Thomas Houseago (b. 1972)
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Thomas Houseago (b. 1972)

Figure I

Details
Thomas Houseago (b. 1972)
Figure I
wood, graphite, oil stick, plaster, hemp and iron rebar
76 x 69¼ x 52in. (193.2 x 176.2 x 96.2cm.)
Executed in 2008
Provenance
Herald Street Gallery, London.
Acquired from the above by the present owner.
Literature
M. Holborn (ed)., Shape of Things to Come: New Sculpture, London 2009 (illustrated in colour, pp. 40-41).
Exhibited
London, Saatchi Gallery, The Shape of Things to Come: New Sulpture, 2011 (illustrated in colour, p. 57).
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Lot Essay

'As a sculptor, bottom line, I am trying to put thought and energy into an inert material and give it truth and form, and I believe that there is nothing more profound than achieving that.' (T. Houseago, in R. Lafo, 'Figuratively Speaking', Sculpture, v. 29 no. 9, November, 2010, p. 31.)

'I try to be honest to the experience of looking and recording...You could argue that sculpture is a dramatisation of the space between your eye and the world, between looking and recording, between what you see and feel and memory. I try to allow as much as possible to happen while I'm working on the piece and yet keep it containted within a single object. That seems to get the most truthful results' (T. Houseago quoted in R. Rosenfield Lafo,'Speaking: A Conversation with Thomas Houseago, in Sculpture, November 2010, p. 29).

A dynamic example of Thomas Houseago's monumental sculptures, Figure I presents an intrepid warrior-like figure; its highly-charged muscular limbs poised in a combative stance, ready for battle. Unapologetic in its subversion of traditional notions of sculpture, the imposing figure recalls the movement of Futurist and Cubist sculptures, married by a deeply personal return to the figurative tradition. Marking a dramatic return to the figurative form in sculpture, Houseago was by his retrospective at Oxford's Ashmolean Museum and Modern Art Oxford. In 2010, two years after the present work was made, Houseago was also included in the influential Whitney Biennial.

Crafted in 2008 from raw, organic materials, the pure and unembellished materiality of Figure I embodies the artist's exploration of form. Formally recalling the physicality of Rodin, the fractured planes of Picasso, and the 'truth to materials' ethos of Henry Moore, Houseago's practice is insistently 21st century, conveying a deeply subjective sense of experience, imbuing contemporary sculpture with a renewed dynamism. Indicative of the artist's sculptural process, the rough-hewn wood panels are purposefully caked in plaster and hemp by spatula or by hand, emphasizing the sculpture's corporeality and intentionally avoiding the refinement associated with traditional casting processes. Highlighting the traces of its creation, an open cavity on the left leg exposes bones of robust iron boring into the heavy plaster feet; the revealed foundation imbuing a sense of wounded fragility onto the substantial sculpture. As Houseago has said, 'good sculpture really tells you how it's made' (T. Houseago, Public Art Fund Talks, The New School of Design, New York, 12th May 2010, at www.youtube.com. [16/05/12]).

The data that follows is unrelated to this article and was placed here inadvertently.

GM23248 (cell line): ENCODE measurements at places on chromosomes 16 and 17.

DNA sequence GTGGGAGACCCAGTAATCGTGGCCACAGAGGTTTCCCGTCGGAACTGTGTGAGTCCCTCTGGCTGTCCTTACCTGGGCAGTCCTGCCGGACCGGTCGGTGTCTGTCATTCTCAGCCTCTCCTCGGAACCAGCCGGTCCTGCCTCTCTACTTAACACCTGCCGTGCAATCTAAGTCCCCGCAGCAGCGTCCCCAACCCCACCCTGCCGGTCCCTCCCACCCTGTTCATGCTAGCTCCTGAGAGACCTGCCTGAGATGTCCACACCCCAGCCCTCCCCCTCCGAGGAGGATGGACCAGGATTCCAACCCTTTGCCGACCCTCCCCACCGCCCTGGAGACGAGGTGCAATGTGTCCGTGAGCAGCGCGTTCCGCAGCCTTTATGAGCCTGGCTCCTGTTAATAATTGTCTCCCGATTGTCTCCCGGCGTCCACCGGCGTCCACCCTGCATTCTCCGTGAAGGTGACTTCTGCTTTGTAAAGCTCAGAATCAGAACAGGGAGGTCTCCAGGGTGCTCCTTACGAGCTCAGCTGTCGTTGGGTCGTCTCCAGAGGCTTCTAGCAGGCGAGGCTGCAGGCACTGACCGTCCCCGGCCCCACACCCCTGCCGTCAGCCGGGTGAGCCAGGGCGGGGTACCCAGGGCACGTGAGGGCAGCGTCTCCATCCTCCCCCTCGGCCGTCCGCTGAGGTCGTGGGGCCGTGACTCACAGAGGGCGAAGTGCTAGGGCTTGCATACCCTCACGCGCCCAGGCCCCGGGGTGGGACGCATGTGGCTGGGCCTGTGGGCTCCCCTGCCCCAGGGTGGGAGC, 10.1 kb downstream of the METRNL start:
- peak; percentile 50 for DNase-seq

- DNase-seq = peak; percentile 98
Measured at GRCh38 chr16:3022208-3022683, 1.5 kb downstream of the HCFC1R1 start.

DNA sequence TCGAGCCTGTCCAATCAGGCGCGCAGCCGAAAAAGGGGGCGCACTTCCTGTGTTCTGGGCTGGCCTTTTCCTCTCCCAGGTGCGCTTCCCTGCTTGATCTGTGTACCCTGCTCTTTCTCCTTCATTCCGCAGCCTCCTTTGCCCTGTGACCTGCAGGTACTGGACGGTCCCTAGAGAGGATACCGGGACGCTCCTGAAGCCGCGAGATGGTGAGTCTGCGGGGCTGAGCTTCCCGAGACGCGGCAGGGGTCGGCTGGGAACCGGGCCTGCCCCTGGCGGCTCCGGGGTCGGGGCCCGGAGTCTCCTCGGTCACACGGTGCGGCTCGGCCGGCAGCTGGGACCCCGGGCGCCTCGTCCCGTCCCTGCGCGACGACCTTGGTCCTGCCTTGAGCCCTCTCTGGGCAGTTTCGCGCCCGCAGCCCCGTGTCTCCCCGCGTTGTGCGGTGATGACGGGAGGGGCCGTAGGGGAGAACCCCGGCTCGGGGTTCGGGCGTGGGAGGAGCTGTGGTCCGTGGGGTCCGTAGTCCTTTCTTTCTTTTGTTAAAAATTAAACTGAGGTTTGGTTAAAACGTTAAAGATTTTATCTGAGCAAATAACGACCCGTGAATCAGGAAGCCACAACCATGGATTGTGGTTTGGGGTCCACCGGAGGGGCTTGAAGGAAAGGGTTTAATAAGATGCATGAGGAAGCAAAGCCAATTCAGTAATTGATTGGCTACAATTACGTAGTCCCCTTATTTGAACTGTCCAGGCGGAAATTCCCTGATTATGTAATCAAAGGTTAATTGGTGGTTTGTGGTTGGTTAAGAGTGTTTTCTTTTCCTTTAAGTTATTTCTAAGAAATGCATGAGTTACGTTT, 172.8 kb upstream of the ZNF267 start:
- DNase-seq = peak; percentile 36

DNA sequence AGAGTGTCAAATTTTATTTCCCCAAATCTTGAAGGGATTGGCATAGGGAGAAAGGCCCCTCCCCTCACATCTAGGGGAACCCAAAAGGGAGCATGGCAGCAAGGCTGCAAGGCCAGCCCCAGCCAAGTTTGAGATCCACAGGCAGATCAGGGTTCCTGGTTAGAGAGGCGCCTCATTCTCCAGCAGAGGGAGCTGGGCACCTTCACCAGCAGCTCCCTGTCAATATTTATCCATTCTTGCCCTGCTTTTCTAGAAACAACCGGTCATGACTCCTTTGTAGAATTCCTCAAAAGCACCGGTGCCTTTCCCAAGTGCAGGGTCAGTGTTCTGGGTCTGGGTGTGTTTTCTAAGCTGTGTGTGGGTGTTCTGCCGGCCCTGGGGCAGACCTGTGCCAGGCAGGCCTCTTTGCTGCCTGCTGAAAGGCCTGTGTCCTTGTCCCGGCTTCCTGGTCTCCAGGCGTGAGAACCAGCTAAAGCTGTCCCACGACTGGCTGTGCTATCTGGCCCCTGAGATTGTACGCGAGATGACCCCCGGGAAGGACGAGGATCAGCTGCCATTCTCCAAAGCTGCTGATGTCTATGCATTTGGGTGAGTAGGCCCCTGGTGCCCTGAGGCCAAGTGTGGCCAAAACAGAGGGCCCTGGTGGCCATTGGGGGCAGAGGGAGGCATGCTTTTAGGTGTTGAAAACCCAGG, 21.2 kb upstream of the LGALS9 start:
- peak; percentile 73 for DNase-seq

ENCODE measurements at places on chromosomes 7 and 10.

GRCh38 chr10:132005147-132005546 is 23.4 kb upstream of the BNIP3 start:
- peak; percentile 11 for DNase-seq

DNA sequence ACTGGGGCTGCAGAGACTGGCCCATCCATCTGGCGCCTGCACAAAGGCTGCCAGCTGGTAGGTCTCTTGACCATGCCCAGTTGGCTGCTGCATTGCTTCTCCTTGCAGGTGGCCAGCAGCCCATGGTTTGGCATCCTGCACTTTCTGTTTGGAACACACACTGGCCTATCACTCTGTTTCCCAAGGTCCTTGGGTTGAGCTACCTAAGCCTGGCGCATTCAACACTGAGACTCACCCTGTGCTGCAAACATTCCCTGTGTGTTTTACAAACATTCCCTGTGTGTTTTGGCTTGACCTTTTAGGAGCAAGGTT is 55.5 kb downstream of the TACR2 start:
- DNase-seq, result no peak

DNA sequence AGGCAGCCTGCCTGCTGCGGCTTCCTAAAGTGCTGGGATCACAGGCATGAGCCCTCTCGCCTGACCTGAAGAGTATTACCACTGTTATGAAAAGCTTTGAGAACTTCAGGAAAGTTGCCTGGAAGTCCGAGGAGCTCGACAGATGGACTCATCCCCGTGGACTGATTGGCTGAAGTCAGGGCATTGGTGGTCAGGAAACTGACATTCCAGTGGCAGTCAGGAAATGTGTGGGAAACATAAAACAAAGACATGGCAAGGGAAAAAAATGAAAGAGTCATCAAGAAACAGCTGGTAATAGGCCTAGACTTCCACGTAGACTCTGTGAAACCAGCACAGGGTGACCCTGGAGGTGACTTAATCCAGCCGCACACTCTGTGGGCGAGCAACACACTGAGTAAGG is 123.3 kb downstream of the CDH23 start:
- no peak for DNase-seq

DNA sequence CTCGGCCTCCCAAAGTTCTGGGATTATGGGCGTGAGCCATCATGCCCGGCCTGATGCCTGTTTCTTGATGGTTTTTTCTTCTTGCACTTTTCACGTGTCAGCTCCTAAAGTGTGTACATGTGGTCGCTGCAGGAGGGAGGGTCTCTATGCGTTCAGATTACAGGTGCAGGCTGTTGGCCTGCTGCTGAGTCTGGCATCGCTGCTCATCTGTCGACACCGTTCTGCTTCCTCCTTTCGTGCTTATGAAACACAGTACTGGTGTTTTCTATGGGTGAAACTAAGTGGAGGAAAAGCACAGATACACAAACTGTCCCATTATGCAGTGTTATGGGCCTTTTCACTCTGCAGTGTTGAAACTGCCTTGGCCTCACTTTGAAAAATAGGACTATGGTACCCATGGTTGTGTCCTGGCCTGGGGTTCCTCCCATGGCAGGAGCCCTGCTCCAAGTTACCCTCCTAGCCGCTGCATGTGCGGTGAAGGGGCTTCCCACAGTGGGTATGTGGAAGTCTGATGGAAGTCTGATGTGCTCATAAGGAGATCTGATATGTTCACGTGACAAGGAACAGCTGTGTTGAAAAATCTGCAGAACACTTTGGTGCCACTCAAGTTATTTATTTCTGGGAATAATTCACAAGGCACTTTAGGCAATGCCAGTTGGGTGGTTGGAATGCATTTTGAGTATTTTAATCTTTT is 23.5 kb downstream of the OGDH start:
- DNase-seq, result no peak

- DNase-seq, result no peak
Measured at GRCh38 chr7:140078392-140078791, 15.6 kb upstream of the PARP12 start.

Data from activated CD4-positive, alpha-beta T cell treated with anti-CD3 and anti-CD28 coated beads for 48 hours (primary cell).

Sketched across the white panels in Houseago's distinctive hand, decisive black lines articulate the figure's rippling muscles, delineating the otherwise abstract form. Employing a transfer technique to apply images onto the flat surfaces, the drawings simultaneously suggest the presence and absence of artist's hand. Just as the exposed iron rebar evokes flesh under the skin, so too does the drawing transform the abstract and monumental into the figurative and individual. This creative process combines drawing and sculpture, and has become an intrinsic creative process for the artist: 'Drawing is the beginning of the whole process for me, on every level, and is an activity I have been doing continually since before I could talk or crawl or any of that stuff, so it holds a mystical freedom for me. It's also because sculpture can get so weighed down by craft and technicality and practicality - keeping the act of drawing close is really essential.' (T. Houseago quoted in L. Le Feuvre, 'Problems of Things and Objects' in What When Down, exh. cat., Modern Art Oxford, Oxford, p. 15).
Existing on the borderline between figuration and abstraction, the jointed panels create an illusory sense of depth from the flat boards, the limbs of the figure extended combatively, relationally interrupting the viewer's space. As the artist states, 'I try to be honest to the experience of looking and recording...You could argue that sculpture is a dramatisation of the space between your eye and the world, between looking and recording, between what you see and feel and memory. I try to allow as much as possible to happen while I'm working on the piece and yet keep it contained within a single object. That seems to get the most truthful results' (T. Houseago quoted in R. Rosenfield Lafo, 'Speaking: A Conversation with Thomas Houseago', pp. 25-31, Sculpture, November 2010, p. 29).

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